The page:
The AMD Van Gogh custom APU will use RDNA 2 Architecture. This APU (Accelerated Process Unit) named after the Dutch painter differs from the upcoming Renoir APUs.
With packing a Navi 21 or 23 powered RDNA 2 graphics chip, this will truly be a beast performance-wise. This will also use the 7nm process node just like the current Ryzen 3000 series. Twitter user Komachi_Ensakas spotted the AMD Van Gogh custom APU in a preliminary driver list.
Looks like AMD plans to fully optimize the new APU before it’s official launch. Komachi also created an accurate table to avoid confusion. The table identifies that the GFX10 series graphics are closely linked with each other.
This includes the GFX1031 (Navi 22), GFX1030 (Navi 21) and the GFX1032 which is Van Gogh APU itself. Even though we have heard of the Van Gogh APU, details regarding core count and frequency speeds are still unknown. These custom APUs mostly present in gaming consoles like the PlayStation and Xbox.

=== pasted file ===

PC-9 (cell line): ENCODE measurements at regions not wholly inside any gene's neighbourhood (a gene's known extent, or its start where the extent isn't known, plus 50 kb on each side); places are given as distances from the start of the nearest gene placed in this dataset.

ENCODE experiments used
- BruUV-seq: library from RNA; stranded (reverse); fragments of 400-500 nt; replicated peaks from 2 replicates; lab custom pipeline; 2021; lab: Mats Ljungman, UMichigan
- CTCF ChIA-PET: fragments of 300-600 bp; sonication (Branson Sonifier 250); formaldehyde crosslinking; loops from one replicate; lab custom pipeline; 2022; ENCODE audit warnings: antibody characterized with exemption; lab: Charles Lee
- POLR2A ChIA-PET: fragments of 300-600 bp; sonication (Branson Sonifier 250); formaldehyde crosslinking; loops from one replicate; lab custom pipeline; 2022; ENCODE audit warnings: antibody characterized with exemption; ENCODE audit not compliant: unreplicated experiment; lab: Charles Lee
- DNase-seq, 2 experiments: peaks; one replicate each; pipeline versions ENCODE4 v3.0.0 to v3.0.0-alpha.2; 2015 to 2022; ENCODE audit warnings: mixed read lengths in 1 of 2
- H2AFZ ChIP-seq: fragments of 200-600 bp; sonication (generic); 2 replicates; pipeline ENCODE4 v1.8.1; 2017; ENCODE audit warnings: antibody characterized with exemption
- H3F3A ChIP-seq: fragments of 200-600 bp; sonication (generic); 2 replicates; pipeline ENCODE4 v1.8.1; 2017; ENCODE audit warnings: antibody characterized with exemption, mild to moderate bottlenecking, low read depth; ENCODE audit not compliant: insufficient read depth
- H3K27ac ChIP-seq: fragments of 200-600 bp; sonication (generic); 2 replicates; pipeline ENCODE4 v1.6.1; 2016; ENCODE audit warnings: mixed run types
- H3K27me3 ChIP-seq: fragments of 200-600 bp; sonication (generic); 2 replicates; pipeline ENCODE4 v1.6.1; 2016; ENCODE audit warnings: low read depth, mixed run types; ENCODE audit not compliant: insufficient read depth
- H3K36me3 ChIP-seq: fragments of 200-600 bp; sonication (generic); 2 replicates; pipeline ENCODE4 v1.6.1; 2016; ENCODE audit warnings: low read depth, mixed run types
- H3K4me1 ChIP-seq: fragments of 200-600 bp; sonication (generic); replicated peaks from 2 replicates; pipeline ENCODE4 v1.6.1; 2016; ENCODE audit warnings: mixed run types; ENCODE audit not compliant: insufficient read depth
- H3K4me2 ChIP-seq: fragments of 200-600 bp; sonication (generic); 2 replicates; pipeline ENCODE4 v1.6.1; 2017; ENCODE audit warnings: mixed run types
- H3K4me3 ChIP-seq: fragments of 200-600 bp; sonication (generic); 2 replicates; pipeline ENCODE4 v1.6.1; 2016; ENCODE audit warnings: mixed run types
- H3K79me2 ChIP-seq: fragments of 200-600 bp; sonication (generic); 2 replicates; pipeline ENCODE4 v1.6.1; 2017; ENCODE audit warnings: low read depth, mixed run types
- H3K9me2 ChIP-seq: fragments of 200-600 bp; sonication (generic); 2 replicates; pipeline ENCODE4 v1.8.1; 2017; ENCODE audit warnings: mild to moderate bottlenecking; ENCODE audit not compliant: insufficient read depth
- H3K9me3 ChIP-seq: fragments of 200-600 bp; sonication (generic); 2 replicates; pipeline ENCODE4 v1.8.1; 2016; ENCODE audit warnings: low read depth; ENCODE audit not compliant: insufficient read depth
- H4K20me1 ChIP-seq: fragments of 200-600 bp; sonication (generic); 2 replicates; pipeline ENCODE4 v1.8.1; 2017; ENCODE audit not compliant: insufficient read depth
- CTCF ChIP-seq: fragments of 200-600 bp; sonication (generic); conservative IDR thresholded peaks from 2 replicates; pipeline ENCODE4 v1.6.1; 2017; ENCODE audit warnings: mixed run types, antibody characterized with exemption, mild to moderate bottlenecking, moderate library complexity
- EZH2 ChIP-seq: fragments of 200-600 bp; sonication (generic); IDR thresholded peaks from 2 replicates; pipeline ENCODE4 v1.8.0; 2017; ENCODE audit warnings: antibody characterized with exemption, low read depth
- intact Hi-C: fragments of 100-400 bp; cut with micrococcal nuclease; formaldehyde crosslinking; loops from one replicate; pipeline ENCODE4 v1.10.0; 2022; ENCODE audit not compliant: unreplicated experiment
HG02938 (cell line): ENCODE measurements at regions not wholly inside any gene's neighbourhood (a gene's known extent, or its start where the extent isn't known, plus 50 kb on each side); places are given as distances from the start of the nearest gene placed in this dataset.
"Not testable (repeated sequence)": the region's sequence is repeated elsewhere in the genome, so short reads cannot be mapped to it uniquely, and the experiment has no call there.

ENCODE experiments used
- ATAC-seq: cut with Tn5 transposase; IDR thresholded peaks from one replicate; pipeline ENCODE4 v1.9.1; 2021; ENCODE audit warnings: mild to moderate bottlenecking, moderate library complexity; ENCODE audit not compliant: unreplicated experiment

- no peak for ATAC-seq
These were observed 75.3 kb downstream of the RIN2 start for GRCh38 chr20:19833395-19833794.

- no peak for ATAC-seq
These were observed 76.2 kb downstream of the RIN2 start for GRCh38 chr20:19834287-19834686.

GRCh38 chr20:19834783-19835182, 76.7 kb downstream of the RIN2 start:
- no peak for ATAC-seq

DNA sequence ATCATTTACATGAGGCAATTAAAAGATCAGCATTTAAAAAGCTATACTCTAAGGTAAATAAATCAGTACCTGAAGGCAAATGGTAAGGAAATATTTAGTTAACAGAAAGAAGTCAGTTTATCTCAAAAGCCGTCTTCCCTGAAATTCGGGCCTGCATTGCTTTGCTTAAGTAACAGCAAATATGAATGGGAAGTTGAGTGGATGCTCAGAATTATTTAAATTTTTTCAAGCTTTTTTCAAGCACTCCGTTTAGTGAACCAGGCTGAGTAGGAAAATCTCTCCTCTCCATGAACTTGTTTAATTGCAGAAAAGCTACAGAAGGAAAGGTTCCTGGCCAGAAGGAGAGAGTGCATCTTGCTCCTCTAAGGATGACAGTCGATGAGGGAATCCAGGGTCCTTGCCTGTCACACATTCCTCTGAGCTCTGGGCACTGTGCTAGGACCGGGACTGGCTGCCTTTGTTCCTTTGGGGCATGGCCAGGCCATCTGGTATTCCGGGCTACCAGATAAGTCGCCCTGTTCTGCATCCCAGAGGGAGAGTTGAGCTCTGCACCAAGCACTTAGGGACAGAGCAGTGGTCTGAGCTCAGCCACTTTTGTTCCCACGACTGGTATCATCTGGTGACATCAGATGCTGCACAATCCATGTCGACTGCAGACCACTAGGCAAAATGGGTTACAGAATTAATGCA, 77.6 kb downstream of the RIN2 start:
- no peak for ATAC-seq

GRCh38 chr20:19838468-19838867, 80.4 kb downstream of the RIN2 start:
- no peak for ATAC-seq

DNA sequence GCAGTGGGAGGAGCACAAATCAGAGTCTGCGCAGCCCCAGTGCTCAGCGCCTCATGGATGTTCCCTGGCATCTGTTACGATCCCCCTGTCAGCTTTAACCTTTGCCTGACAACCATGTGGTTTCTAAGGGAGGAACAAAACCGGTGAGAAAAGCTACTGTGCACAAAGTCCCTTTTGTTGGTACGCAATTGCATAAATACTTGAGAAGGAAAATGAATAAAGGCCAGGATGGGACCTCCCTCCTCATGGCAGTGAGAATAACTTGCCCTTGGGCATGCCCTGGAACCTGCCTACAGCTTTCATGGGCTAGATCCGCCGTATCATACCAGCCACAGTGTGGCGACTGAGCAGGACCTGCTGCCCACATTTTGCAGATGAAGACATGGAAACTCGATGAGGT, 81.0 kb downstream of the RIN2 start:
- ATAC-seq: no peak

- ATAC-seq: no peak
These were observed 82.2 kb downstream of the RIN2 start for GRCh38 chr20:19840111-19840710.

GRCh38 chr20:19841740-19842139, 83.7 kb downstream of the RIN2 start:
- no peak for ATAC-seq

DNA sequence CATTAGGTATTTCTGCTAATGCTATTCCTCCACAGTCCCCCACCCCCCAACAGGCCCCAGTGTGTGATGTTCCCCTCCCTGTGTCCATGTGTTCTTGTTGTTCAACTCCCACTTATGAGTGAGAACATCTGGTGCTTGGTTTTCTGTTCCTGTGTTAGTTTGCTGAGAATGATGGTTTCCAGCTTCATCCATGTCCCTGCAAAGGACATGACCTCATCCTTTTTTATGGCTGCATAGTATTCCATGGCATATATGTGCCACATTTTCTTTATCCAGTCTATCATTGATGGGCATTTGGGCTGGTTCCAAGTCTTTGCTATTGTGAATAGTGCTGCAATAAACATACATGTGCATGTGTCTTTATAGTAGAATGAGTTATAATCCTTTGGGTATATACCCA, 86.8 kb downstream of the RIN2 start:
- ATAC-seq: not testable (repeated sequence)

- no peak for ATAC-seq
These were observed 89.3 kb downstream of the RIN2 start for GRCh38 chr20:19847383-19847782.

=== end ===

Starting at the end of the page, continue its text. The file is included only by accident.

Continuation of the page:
We also saw a custom APU in the Intel NUC mini performance-G kit powered with Vega M GH. These may prove capable as the Vega M GH was able to overpower the GTX 1650 4gb quite easily.
This further indicates that AMD might be preparing Mini PCs embedded with Ryzen 4000 series mobile processors and RDNA 2 GPUs via Infinity Fabric interconnect. There is also confirmation that the Apple MacBook and Microsoft Surface will be powered by AMD Van Gogh in the future.
Apple has always relied on AMD when it comes to GPUs. The present Microsoft Surface laptops also have custom AMD Picasso APUs so seeing Van Gogh on both the brands in the future is not a surprise.
This might heavily change things for Apple as the Van Gogh packs some serious graphics capabilities. We have heard complaints about Apple not being a capable gaming machine in the past so Van Gogh sill surely change that.
This year has been the most exciting so far. Even though an epidemic is on the loose, AMD has enough new technology in-store to keep them on comfortable grounds. All we have to do is be patient and look out for benchmarks.